I feel a bit miserable about it. Instead of just enjoying some wine on Saturday and that being that, I found that in my relaxed state the need for a giant cookie became an imperative, and the following day the half-drunk bottle in the fridge needed to be finished. Then, as I was being “bad” anyway, I reckoned I might as well eat up the big bag of crisps (chips, to you non-Poms) so they wouldn’t tempt me when I was being “good” again. Just wind me up and off I go – chomp, chomp, chomp.

Photo by rawpixel.com from Pexels

So much for avoiding Sugar, Snacks and Sauce (booze). This bright idea of mine of abstaining from the four esses is starting to feel like the wrong way of going about achieving my ends. But I really am at a loss as to what would work better.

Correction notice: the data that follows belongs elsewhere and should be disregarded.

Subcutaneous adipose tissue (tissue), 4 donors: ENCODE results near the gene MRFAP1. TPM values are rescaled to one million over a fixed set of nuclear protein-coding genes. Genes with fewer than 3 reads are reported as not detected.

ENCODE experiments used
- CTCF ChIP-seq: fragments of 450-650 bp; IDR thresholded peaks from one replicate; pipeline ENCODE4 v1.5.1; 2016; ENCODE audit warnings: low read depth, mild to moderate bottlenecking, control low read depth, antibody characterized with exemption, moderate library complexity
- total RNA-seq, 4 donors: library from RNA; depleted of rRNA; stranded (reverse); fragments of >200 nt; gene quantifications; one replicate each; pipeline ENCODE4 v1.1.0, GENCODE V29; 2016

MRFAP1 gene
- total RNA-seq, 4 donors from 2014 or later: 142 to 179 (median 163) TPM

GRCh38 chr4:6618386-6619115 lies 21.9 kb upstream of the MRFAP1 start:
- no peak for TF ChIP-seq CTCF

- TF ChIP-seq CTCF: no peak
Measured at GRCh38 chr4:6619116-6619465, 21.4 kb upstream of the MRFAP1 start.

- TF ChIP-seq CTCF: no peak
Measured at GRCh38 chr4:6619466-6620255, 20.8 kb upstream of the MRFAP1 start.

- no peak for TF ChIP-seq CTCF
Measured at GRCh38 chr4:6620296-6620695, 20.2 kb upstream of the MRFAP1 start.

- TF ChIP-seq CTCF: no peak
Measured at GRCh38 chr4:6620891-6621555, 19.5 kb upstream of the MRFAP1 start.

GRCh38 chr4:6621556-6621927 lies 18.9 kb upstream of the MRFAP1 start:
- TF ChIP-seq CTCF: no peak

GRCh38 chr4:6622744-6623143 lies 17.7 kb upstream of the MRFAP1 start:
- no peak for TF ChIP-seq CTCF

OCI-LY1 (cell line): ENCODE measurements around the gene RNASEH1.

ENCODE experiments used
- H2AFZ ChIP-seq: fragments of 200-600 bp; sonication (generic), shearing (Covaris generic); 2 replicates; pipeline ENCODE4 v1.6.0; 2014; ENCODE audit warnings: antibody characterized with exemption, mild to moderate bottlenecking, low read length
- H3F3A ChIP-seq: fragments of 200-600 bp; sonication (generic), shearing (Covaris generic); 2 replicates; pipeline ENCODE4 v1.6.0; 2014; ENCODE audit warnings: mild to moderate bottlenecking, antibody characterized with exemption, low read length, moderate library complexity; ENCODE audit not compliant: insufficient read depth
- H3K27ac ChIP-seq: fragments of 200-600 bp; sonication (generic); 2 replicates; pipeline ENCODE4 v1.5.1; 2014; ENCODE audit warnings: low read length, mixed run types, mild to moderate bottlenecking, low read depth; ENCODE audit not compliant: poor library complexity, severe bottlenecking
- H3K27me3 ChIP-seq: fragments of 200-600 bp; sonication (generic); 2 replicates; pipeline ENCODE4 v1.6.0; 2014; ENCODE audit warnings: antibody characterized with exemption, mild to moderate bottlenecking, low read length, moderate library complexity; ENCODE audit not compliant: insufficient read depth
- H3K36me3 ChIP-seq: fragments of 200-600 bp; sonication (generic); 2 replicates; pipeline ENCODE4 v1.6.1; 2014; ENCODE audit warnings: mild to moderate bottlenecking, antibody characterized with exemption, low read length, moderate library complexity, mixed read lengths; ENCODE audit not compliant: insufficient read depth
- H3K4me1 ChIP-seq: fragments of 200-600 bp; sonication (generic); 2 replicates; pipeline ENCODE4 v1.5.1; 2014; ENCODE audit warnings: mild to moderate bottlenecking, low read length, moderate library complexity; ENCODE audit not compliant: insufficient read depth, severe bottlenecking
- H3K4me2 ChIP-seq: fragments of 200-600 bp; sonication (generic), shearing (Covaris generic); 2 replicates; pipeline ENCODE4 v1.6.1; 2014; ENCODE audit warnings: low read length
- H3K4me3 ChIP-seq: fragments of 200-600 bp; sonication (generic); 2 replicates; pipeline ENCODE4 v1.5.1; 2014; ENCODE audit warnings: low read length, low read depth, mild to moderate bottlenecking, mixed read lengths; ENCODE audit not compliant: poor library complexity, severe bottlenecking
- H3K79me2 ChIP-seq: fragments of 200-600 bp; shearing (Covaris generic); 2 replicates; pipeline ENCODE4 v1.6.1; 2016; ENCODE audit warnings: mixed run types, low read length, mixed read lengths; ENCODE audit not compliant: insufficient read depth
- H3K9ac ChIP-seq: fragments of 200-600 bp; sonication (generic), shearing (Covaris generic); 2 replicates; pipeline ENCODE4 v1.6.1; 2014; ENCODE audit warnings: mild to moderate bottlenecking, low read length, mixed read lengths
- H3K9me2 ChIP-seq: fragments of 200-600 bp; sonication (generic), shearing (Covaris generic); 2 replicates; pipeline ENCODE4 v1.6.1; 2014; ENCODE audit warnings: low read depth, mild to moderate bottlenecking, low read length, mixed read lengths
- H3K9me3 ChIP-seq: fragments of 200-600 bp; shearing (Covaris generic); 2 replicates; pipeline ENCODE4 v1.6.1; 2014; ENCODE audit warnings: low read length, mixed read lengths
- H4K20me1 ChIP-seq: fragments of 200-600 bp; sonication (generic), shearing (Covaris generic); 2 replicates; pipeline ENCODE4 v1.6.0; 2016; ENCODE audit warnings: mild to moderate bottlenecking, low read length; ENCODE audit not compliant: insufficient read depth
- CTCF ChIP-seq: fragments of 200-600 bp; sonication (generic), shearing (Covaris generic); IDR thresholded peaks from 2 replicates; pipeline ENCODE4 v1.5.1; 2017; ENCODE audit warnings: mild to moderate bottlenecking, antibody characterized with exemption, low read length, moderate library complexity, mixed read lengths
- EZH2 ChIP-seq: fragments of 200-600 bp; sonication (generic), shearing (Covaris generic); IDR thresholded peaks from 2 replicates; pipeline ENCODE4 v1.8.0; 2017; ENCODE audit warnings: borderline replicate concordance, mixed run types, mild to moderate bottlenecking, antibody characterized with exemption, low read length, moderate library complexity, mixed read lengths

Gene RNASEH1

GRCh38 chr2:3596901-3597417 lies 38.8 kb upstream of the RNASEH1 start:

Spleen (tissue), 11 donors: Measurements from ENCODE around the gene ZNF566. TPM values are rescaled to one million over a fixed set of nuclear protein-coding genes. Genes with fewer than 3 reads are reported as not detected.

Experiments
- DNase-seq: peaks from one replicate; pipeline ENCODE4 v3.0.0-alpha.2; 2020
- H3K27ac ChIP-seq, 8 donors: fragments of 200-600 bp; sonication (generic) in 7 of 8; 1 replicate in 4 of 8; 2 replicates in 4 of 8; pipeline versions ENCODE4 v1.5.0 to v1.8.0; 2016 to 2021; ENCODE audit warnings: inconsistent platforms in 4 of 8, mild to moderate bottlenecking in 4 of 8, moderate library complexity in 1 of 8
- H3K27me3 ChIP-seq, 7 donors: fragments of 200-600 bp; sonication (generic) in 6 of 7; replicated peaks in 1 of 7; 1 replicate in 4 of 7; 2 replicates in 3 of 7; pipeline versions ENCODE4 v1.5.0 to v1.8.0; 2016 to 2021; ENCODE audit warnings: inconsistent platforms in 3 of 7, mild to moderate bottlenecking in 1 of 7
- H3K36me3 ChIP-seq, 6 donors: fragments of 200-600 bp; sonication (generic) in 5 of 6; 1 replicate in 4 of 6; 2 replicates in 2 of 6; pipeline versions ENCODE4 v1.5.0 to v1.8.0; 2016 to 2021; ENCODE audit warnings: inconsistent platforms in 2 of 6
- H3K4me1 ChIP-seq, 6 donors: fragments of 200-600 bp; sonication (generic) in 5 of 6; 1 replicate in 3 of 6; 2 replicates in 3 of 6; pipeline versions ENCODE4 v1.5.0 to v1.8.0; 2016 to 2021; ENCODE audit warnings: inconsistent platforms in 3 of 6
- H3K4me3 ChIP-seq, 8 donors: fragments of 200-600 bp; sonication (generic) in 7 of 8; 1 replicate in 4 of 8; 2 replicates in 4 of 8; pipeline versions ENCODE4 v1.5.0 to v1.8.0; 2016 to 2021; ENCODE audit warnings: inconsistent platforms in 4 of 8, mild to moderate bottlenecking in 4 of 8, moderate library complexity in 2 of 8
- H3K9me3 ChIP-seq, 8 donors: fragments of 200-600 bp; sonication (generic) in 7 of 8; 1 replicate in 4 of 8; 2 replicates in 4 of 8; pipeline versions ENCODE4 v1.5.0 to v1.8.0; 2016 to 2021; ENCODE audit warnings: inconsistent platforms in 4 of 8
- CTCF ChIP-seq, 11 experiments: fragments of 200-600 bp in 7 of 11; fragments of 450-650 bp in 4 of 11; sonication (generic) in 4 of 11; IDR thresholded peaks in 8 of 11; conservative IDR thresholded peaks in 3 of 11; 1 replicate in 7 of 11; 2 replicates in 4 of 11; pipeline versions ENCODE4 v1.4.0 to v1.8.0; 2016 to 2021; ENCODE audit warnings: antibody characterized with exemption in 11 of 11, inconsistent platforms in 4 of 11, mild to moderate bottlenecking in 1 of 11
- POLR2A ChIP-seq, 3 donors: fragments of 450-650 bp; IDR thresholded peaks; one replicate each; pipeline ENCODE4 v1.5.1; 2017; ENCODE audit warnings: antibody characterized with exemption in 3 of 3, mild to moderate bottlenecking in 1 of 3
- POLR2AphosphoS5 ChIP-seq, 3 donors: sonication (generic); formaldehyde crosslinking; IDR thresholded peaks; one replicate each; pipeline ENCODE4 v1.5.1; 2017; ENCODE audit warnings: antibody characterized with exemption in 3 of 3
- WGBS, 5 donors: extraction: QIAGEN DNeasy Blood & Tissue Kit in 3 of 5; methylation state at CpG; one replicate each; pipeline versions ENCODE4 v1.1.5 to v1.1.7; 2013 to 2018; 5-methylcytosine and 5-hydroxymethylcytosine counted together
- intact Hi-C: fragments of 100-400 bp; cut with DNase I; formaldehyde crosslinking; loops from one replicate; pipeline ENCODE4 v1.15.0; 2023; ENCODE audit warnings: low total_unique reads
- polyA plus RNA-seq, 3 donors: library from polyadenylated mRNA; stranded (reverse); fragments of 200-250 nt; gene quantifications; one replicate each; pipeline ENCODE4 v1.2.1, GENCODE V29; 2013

On a brighter note, it was a lovely evening with my friends. Perfect weather, the air heavy with the perfume of roses and woodsmoke, a delicious meal, some fine champagne and great company.

Friends evening (2)


  • Week three: 27 May 2019 — Holding steady. No significant weight gain or loss.
  • Total weight loss: 2.5kg (5.5lbs)                                                                

    emotiguy-neutral Image by SilviaP_Design from Pixabay (2)
    Image by SilviaP_Design from Pixabay

* You can find out more about Allen Carr’s stop-smoking book here: https://www.wikihow.com/Quit-Smoking-by-Using-an-Allen-Carr-Book




2: Delusions